Acre (‘Akko’ in Arabic) doesn’t sit in Western Galilee, it rests. Feet up. It is one of the oldest inhabited sites in Israel and appears on the tribute-lists of Pharaoh Thutmose III (c. 16th century BC). In the Bible it’s referenced as one of the places from which the Israelites did not drive out the Canaanites. In 1191 it was captured by Richard I and his crusader army, later falling to the Mameluks of Egypt in a bloody siege in 1291.
Today it sleeps, bone-weary after centuries of battle, a picturesque harbour with large, arm-like walls wrapping around the Haifa coast. The muscular fortifications are so resolute that Napoleon failed to conquer the city after a two-month siege in 1799 AD.
Witnessing the landmarks you can sense past events, standing on a stairwell peeking through a fortress nook that Richard the Lionheart may have (but probably didn’t) while egotistically applauding his eminence, and viewing the Knights Halls and the holy places of the Bahá’í Faith.
A landmark with a shorter narrative dating back to the recent year of 1989 is Uri Buri. The restaurant moved from the coast of Nahariyah in 1997 to re-open in the lighthouse square in the old city of Acre. Since relocating it has transcended from a cheerful, local fish outlet to one of the most respected and sort after reservations in Israel.
As I entered, I passed an exiting American couple who stopped me and said: “You’ll have a wonderful time. That was the best food we’ve ever tasted.” Admittedly they’re from the land of fast-food and peanut butter, but it’s a glowing sentiment and they left genuinely stupefied by their experience.
Uri Jeremais stepped out from behind a small bar and shook my hand. He’s a man whose appearance cannot pass without comment: a well-formed chef who has clearly indulged in his repertoire. Through exuberant facial hair and a long silver beard, a childlike smile beamed from his face. He’s a man with presence. A Tolkien character.
Uri was a deep-sea diver (when it was an economically worthwhile endeavour) as well as spending ten-years as a buyer for the UN. He’s spent much of his life traveling Europe and Asia. At 16 he sailed to Italy, and then hitchhiked to Germany, from there he covered East Asia via Turkey, Persia, Afghanistan, Pakistan, India and Nepal. At 24 he backpacked South America where he acquired further cookery talents. These journeys are represented in his plates. Trial and error recipes eventually created success and confidence in a trimmed list of expressive seafood.
Sashimi salmon in soy sauce is served with a wasabi sorbet that triggers the tongue, injecting life into the raw salmon strips, and a bromidic named ‘fish soup’ combined shrimp and calamari in a coriander, basil, ginger and coconut base – a Thai-inspired chef-d’oeuvre.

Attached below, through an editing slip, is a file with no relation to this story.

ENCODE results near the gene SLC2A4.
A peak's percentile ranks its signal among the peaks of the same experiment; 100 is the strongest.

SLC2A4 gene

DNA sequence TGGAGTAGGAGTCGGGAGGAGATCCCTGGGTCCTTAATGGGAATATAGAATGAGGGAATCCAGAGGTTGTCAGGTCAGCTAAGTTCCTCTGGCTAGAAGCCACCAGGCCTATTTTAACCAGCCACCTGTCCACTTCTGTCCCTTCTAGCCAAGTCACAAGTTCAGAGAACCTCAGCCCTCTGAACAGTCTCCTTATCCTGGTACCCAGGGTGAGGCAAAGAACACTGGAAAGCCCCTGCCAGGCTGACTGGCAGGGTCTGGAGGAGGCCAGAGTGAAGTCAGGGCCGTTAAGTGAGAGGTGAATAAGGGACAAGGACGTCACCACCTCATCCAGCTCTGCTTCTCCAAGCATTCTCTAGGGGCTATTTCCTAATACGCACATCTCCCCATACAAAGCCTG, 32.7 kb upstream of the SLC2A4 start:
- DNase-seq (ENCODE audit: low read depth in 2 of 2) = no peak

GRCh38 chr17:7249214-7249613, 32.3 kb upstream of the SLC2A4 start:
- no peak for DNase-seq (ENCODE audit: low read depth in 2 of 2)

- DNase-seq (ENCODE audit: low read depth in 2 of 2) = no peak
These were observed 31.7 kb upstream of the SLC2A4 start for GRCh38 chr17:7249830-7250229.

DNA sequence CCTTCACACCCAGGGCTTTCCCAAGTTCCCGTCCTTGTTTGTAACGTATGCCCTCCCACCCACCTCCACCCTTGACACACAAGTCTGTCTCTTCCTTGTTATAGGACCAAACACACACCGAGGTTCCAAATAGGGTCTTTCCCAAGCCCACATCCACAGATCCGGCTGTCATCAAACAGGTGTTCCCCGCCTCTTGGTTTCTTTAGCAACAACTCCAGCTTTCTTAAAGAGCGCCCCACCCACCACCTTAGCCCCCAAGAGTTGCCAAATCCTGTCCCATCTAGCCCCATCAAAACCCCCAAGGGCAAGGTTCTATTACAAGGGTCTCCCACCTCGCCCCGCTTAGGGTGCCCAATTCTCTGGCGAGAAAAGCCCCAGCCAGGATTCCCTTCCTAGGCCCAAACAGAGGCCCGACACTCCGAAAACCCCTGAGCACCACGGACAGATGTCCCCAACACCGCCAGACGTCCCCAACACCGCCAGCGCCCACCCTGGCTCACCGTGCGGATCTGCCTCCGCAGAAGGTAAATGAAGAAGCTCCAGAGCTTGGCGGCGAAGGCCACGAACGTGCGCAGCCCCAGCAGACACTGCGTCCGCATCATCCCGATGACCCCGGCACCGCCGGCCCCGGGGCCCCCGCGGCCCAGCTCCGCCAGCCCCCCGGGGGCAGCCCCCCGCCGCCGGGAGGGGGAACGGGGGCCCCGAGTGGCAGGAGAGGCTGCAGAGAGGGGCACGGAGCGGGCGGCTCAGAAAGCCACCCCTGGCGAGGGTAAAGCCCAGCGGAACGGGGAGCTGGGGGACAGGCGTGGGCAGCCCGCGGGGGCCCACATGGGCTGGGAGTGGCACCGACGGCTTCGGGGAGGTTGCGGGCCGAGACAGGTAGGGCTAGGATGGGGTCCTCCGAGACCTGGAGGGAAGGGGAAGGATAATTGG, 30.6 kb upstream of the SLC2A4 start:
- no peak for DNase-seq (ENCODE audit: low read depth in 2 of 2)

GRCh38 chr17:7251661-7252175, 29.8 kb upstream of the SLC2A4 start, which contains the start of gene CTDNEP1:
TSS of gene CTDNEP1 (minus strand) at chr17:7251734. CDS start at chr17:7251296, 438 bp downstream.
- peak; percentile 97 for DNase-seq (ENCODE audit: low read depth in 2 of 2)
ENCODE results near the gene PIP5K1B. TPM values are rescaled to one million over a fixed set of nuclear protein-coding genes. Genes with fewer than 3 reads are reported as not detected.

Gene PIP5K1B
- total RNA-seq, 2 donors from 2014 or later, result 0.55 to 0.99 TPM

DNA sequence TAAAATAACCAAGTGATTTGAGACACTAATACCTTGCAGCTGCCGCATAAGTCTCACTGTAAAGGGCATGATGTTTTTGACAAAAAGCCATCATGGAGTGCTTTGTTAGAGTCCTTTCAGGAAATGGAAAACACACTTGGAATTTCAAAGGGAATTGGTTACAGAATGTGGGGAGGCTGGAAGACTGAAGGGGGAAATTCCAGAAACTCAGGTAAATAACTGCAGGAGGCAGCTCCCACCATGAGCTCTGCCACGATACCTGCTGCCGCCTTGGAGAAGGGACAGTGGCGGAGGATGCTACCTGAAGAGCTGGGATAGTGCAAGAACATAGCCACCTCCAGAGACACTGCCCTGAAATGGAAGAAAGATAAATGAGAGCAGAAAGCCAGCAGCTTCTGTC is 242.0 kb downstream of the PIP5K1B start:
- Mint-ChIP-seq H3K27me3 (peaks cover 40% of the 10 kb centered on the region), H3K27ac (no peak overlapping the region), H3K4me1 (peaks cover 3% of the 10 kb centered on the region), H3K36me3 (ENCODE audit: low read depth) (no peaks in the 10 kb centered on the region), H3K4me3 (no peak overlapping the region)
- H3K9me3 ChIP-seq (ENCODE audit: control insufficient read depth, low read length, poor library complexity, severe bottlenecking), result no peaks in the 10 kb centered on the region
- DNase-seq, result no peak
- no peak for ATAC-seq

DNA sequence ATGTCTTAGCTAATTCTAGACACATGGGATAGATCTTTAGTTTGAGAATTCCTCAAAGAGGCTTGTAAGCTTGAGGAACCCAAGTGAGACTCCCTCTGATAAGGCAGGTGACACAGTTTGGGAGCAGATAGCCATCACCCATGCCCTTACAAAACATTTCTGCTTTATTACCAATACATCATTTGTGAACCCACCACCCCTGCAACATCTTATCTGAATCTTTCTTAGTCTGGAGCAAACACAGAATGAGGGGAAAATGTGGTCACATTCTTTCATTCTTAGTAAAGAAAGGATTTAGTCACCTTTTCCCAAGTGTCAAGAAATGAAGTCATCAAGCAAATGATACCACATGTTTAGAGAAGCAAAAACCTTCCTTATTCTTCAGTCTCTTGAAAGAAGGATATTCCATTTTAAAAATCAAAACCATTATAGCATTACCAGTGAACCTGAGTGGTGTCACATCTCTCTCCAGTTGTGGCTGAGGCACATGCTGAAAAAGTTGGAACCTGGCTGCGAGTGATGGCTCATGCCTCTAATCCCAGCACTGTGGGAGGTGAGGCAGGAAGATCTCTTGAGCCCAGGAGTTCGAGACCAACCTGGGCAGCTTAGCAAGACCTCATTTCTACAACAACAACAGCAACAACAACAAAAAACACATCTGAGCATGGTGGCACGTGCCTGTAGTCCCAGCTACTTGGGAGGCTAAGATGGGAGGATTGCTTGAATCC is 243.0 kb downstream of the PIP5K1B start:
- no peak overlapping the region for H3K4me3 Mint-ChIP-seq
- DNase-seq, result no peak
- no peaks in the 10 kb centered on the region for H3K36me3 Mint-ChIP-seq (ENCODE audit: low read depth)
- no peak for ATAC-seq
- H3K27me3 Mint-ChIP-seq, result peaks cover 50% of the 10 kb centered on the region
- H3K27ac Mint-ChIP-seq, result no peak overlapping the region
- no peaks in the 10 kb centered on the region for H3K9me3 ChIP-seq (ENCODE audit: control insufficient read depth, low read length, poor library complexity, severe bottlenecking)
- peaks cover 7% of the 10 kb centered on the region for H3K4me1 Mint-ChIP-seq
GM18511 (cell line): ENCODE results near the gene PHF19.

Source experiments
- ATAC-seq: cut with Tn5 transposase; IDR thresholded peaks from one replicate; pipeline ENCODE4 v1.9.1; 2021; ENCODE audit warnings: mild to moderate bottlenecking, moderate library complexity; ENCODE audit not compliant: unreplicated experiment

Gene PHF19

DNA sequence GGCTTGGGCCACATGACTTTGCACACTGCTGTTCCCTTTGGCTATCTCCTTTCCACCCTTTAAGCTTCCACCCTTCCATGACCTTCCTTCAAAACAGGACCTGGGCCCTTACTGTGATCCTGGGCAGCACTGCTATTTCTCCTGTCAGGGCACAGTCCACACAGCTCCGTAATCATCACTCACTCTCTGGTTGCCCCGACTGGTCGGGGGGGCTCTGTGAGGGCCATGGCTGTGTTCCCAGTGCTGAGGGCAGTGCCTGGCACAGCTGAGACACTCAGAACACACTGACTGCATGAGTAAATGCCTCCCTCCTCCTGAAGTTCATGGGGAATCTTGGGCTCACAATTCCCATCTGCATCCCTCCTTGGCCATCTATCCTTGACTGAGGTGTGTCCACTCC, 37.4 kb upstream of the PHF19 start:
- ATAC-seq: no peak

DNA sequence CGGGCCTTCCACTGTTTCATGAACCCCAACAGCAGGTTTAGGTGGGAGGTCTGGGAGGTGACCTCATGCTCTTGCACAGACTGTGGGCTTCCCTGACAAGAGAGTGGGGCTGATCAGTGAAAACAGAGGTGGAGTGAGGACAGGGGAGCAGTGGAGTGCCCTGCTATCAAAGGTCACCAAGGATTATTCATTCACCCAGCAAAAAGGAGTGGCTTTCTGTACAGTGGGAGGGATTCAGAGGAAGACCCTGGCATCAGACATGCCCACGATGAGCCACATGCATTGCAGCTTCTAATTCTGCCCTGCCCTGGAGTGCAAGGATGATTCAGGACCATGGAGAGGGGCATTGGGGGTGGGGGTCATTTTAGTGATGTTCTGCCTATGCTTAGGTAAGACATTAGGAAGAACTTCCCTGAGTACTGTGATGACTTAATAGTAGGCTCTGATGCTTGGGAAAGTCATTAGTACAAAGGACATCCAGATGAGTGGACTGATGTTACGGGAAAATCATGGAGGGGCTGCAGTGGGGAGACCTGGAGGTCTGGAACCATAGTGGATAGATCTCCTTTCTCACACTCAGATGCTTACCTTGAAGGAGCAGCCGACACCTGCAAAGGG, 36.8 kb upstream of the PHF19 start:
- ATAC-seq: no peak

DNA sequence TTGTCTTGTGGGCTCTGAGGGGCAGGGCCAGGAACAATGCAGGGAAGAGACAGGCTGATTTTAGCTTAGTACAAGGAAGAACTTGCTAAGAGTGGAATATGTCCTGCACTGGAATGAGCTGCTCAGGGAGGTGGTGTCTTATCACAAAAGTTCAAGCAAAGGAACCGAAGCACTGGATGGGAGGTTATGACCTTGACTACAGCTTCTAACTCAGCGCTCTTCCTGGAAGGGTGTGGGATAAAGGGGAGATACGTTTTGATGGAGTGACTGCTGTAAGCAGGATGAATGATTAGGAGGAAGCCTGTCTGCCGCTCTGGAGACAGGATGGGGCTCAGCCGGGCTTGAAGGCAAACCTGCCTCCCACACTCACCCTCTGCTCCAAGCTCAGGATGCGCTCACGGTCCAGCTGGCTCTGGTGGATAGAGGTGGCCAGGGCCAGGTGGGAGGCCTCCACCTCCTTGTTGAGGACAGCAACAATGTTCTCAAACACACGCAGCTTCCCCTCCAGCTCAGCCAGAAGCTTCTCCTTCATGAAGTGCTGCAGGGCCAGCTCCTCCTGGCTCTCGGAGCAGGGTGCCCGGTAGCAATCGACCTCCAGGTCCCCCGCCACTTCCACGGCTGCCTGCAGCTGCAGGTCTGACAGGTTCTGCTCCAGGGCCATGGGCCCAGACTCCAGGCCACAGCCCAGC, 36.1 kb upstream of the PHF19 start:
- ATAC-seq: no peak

This was followed by grilled amberjack with garlic and onion in olive oil. It’s a take on the Amberjack St. Augustine recipe in which the fish is simmered with spices, including ground marjoram and allspice. The fish marinades in the olive oil, absorbing the garlic and onion, and flakes from the fork.
With the restaurant positioned by the sea, inspiration is naturally taken from the doorstep, however Israeli cuisine has always adopted and it continues to adapt. A variety of African and Arabic spices are being used, reflecting other continental influences and a new rich tradition in the food of Israel. Uri is no exception to this and his developed methods incorporate ingredients from his own wide adventures, combining flavours to complement and flatter each other.
Pan-fried scallops in a cream sauce were plumb and faultless, nicely presented in the cast iron skillet they were prepared in. The plump molluscs were buttery and I wiped the sauce away with half a warm loaf. Uri then brought to the table some African yam matched with strawberries, olive oil and lemon juice to produce the perfect sweetness. African root has a perfume scent and is known to be difficult incorporating into cooking. Still, all useful artillery for his creative flair.
In earlier days, Uri would make and sell ice-cream from a campervan by the sea, his popularity as a bizarre, Willy Wonker creator presented him with a cult following and a welcome face with the children in summer. Today he still develops unusual, yet beautiful flavours, from the robust corn ice-cream with coriander seeds to the alluring rose ice-cream with a creamy, sticky marshmallow texture.
Uri informs me that there was such a demand after introducing corn ice-cream that for a month people were calling the restaurant to make sure it was still on the menu.
I’m shown the matchbox kitchen. Really, it’s the smallest kitchen I’ve seen. Work is in progress for the lunch-sitting and there’s no empty space. Ingredients are chopped and prepped, ready to share. It’s clear Uri runs a military-style operation.
Uri points to the ticket clips above a station: “Orders here. Placed here. Prep here. Plate here. Service here.” It’s his structure. His system. His kitchen. Organization is required amid chaos; it’s how the creative flourish. It’s how Picasso painted the Guernica and why Da Vinci kept notebooks.
It was food that found Uri. Almost by accident. His travels allowed the melding of cultures and ingredients. His skills were tested, be it in the shape of fish, flower or root. A technical brilliance was born and Uri returned home, ready to show the people what could be achieved.
Uri Buri, 93 Haganah Street, Akko, Israel. Tel: +972 (0)4 955 2212. Website.